In 1790, Bishop Porteous directed that organists "must not drown or overpower the singers by the unremitted loudness and violent intonations of the full organ, but merely conduct and regulate, and sustain their voices in a low and soft accompaniment, on what is called the choir organ". He also commented that whilst choirs of charity children were intended to raise the standard of music in worship, in practice this was often not the case. "In London, and part of Westminster, this business is in a great manner confined to the charity children; who, though they exert their little abilities to sing their maker's praises in the best manner they can, yet for want of right instruction to modulate their voices properly, almost constantly strain them to so high a pitch as to disgust and offend the ear, and repel instead of raising the devout affections of the hearers." (5)

By comparison, the music-making at non-conformists meetings was held up as a good example. Williams commented: "The dissenters in late years must be allowed very much to have improved this part of their worship, for which they are not a little indebted to the hints and sublime poetical composures of the late excellent Dr.Watts." Bennett's sermon remarked: "And in comparing ourselves with dissenting congregations, how infinitely we of the Established Church are surpassed. We hear, sometimes without organ or any accompanying music, the joint voices of the assembled multitude singing loud anthems to God. You may often stand and listen in the street to the out-pouring of this mass of human voices; and your hearts must surely be stirred within you for shame at the coldness and apathy which we of the Church so constantly display." The Roman Catholic church he reported "adopt into their form of worship a greater va"iety, and a greater extent of music than we do. They excel, thereby, as they do in all their ceremonies (which aim at the heart through the medium of the senses), in arousing and stimulating the cold hearts of men to more exalted feelings of devotion; but then, in their case, it is carried too far. It becomes a theatrical display, and public singers are hired for the sake of attracting crowds by their name - for curiosity and ostentation of art - rather than for the sole glory of God."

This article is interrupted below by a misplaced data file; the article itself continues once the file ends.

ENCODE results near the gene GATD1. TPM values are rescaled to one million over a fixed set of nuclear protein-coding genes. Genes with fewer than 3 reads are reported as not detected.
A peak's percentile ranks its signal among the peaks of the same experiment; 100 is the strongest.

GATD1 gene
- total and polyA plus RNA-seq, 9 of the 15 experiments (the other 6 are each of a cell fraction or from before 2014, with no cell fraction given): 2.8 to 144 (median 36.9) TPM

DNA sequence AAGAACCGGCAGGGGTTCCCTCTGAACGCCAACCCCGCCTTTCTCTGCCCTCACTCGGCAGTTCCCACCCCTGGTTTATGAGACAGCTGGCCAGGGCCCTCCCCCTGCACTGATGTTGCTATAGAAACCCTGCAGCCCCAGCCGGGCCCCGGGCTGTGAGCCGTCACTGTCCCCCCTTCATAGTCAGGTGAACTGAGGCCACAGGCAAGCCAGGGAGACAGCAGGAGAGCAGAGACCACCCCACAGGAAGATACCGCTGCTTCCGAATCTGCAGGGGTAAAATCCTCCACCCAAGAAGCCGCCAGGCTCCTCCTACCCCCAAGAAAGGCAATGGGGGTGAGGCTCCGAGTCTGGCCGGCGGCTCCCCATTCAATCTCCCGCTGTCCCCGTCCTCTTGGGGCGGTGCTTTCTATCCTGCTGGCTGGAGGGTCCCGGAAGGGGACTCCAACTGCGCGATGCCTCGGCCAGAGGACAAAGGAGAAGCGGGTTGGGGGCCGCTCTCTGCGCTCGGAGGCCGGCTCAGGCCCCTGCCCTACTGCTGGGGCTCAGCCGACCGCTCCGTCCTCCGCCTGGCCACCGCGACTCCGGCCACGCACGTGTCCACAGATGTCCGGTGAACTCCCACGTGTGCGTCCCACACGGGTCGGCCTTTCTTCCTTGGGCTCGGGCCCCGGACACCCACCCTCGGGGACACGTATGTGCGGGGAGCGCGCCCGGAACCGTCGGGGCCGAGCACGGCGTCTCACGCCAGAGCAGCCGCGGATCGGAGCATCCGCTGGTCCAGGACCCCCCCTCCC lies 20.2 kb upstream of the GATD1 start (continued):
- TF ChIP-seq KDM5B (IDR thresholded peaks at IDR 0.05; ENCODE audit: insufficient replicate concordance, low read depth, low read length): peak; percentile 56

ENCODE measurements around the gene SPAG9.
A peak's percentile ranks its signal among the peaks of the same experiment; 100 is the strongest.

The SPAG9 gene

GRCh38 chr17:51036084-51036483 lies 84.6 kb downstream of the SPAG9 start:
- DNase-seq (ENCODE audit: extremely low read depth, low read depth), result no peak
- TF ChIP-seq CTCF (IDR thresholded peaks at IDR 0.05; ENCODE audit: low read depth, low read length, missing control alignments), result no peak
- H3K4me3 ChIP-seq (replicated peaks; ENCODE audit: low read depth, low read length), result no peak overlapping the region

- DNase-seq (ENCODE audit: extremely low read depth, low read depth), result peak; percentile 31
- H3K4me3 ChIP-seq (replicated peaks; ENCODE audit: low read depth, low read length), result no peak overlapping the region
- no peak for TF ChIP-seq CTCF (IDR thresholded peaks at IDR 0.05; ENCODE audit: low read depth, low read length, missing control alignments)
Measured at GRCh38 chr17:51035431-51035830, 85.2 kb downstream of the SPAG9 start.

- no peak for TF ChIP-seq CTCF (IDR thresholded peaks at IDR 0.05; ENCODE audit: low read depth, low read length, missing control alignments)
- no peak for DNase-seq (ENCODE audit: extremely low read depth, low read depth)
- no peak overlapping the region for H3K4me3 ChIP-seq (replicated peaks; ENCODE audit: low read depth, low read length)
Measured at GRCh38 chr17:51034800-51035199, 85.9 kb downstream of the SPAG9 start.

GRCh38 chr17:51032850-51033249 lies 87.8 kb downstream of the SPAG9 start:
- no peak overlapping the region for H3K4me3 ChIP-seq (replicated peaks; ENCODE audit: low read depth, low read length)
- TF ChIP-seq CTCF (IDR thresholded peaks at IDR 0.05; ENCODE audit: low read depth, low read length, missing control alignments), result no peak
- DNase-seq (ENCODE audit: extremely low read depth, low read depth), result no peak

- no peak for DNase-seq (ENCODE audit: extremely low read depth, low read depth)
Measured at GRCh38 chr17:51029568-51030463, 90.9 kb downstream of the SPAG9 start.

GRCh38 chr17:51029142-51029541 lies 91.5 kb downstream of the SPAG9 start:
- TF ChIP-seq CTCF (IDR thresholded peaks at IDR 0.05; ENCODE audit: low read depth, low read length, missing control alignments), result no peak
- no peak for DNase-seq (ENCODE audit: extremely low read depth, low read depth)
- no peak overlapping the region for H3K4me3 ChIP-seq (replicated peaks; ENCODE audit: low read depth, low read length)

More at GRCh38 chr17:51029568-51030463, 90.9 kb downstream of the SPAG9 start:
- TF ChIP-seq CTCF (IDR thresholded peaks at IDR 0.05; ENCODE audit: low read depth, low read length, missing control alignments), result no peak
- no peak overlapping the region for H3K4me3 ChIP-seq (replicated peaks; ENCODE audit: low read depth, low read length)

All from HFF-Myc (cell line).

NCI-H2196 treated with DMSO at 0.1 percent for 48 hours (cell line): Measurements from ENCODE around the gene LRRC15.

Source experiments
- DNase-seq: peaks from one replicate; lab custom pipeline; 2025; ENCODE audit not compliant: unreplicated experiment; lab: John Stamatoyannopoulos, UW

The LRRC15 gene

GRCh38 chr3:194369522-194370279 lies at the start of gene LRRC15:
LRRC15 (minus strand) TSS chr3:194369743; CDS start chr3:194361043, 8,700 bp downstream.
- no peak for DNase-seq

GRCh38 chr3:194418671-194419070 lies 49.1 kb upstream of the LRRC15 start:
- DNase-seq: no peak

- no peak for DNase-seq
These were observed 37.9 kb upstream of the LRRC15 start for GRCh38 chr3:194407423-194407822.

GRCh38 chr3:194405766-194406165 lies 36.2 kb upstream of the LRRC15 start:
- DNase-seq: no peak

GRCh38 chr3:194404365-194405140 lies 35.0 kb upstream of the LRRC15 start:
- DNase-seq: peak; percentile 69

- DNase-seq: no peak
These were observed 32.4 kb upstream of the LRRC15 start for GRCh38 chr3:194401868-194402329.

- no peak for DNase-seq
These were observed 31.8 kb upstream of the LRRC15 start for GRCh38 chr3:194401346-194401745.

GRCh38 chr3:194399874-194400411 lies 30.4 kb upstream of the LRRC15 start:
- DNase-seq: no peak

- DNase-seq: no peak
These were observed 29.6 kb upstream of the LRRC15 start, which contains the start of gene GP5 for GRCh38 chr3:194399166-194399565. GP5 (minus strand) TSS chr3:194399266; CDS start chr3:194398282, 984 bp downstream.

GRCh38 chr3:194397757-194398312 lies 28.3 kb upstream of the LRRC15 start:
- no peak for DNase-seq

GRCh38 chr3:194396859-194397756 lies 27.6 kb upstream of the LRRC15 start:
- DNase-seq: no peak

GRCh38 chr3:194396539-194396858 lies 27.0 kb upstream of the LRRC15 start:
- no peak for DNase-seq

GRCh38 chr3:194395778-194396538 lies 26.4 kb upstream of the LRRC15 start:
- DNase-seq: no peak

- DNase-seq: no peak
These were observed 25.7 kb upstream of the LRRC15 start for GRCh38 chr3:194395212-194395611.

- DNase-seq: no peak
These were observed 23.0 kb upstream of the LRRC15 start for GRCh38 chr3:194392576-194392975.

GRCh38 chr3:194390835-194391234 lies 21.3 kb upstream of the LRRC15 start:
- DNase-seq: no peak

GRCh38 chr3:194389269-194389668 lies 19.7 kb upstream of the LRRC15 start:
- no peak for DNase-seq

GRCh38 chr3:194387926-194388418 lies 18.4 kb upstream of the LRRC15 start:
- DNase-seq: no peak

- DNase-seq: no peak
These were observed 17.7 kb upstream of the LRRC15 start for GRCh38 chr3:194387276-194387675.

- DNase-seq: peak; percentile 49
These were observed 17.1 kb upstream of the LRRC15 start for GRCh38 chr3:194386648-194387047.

1) N.Temperley, The Music of the English Parish Church, Cambridge, 1979
2) William Riley, Parochial Music Corrected, London, 1762
3) Thomas Williams, Psalmodia Evangelica, 1789
4) Rev.W.Bennett, MA, A Sermon on the Neglect and Apathy of the public in the psalmody and responses in the Church Services, 1836, (Brit.Lib.
5) A Charge delivered to the clergy in the Diocese of London, quoted in John Turner, A Manual of Instruction in Vocal Music, 1833